Northwestern North Dakota is one of the least-densely populated parts of the United States. Cities and people are scarce, but satellite imagery shows the area has been aglow at night in recent years. The reason: the area is home to the Bakken shale formation, a site where gas and oil production are booming.
On November 12, 2012, the Visible Infrared Imaging Radiometer Suite (VIIRS) on the Suomi NPP satellite captured this nighttime view of widespread drilling throughout the area. Most of the bright specks are lights associated with drilling equipment and temporary housing near drilling sites, though a few are evidence of gas flaring. Some of the brighter areas correspond to towns and cities including Williston, Minot, and Dickinson.
The image was captured by the VIIRS “day-night band,” which detects light in a range of wavelengths from green to near-infrared and uses “smart” light sensors to observe dim signals such as gas flares, auroras, wildfires, city lights, and reflected moonlight. When VIIRS acquired the image, the Moon was in its waning crescent phase, so the landscape was reflecting only a small amount of light.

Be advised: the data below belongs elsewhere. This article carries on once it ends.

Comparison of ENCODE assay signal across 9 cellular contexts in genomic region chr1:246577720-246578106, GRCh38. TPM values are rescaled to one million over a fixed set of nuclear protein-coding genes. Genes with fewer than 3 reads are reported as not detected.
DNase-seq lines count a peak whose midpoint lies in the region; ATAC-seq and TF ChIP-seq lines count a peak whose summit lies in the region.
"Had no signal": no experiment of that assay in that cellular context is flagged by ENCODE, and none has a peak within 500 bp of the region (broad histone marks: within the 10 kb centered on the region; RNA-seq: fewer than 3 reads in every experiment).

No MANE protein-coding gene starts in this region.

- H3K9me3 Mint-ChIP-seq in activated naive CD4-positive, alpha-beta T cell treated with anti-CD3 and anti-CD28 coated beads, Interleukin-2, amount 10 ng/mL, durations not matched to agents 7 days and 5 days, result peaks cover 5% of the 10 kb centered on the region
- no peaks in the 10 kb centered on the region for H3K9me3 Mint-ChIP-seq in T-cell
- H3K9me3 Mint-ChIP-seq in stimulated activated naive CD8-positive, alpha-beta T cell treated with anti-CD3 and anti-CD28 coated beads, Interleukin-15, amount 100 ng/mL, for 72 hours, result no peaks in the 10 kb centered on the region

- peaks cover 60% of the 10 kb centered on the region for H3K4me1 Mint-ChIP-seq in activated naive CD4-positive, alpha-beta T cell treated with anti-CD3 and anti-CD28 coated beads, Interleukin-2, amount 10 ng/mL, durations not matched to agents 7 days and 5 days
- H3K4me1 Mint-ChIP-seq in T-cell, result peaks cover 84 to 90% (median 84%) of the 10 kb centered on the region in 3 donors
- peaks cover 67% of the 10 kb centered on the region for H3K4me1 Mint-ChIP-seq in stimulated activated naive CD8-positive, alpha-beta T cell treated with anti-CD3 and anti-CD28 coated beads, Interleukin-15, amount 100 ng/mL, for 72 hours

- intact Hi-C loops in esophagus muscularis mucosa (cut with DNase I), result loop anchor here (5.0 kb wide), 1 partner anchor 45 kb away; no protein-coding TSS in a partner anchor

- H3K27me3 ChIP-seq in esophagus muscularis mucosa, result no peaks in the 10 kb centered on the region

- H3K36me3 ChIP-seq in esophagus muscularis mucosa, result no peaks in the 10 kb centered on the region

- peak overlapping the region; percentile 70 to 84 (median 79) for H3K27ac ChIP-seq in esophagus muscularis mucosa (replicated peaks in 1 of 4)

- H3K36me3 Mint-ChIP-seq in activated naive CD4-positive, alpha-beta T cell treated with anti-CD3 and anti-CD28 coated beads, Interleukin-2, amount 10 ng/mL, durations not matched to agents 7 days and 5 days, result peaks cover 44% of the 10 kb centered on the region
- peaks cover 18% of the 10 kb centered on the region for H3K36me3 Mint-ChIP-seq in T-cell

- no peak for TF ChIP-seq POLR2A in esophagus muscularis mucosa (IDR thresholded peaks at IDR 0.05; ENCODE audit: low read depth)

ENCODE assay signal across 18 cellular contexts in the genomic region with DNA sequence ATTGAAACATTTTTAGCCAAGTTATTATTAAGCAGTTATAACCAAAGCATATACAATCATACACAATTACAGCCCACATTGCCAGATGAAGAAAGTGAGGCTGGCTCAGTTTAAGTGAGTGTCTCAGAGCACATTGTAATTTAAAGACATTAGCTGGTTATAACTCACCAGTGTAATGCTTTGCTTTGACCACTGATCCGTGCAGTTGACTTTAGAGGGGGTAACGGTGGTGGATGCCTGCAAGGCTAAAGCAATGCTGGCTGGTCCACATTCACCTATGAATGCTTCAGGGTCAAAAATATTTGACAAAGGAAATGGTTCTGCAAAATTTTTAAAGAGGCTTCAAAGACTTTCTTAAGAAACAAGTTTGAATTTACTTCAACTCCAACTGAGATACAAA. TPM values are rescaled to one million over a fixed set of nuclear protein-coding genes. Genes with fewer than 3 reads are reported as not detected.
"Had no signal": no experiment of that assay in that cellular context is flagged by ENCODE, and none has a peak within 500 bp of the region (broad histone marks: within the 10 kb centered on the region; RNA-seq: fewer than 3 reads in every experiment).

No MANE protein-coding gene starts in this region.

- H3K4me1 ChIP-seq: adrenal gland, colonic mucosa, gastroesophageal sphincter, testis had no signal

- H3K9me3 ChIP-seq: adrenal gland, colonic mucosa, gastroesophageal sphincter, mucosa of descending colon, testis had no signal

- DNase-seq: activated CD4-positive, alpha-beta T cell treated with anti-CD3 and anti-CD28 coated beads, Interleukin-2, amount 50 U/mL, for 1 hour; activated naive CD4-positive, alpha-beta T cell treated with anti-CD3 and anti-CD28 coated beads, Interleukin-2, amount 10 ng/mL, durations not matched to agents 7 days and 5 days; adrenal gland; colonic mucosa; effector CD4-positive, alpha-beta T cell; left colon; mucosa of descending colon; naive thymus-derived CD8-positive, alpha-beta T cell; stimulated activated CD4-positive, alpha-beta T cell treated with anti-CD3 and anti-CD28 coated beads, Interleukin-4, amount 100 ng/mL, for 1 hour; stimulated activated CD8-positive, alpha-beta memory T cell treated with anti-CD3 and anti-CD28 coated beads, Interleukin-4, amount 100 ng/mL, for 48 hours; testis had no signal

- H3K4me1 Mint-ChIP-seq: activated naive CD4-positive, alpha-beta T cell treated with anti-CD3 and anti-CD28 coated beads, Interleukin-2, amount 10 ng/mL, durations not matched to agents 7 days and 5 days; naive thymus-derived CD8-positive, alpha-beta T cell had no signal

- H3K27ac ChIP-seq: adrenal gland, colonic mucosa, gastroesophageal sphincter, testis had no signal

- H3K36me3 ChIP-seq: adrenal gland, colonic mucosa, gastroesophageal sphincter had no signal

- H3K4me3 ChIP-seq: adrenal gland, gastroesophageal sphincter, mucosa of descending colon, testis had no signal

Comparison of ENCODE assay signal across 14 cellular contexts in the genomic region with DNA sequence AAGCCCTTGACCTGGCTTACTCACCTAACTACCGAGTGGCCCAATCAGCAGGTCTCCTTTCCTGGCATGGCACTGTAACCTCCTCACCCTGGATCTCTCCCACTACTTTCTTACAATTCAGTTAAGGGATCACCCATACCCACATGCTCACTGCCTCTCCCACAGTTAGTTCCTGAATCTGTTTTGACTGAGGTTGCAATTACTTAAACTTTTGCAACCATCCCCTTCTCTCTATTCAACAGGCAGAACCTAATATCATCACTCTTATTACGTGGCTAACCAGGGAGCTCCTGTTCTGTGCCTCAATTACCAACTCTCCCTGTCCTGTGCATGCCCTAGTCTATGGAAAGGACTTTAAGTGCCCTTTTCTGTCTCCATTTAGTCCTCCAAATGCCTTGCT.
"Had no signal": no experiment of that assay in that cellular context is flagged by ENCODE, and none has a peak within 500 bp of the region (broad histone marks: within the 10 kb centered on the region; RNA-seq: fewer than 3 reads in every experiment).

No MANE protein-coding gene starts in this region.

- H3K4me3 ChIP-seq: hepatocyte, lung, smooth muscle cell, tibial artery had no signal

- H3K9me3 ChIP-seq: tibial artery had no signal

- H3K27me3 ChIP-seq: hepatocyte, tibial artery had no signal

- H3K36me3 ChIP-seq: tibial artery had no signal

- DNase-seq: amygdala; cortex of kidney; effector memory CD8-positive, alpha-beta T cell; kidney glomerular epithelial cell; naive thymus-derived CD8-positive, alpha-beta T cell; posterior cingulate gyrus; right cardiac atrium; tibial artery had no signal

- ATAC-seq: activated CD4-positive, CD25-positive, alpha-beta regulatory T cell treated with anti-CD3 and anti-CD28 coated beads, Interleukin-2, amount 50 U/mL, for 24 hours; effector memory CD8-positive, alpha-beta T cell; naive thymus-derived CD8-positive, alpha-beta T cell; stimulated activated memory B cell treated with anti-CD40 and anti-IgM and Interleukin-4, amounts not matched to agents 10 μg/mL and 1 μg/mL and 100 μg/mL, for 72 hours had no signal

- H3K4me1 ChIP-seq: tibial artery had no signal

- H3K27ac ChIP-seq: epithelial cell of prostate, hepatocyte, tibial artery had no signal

According to the U.S. Energy Information Administration, natural gas production from the Bakken shale has increased more than 20-fold between 2007 and 2010. Gas production averaged over 485 million cubic feet per day in September 2011, compared to the 2005 average of about 160 million cubic feet per day. Due to the lack of a gas pipeline and processing facilities in the region, about 29 percent of that gas is flared.
NASA Earth Observatory image by Jesse Allen and Robert Simmon, using VIIRS Day-Night Band data from the Suomi National Polar-orbiting Partnership. Suomi NPP is the result of a partnership between NASA, the National Oceanic and Atmospheric Administration, and the Department of Defense. Caption by Adam Voiland.
Cities and people are scarce in northwestern North Dakota, but nighttime satellite imagery shows the Bakken Formation aglow with brightly-lit drilling equipment.
Satellite images of Earth at night have been a curiosity for the public and a tool of fundamental research for at least 25 years. They have provided a broad, beautiful picture, showing how humans have shaped the planet and lit up the darkness.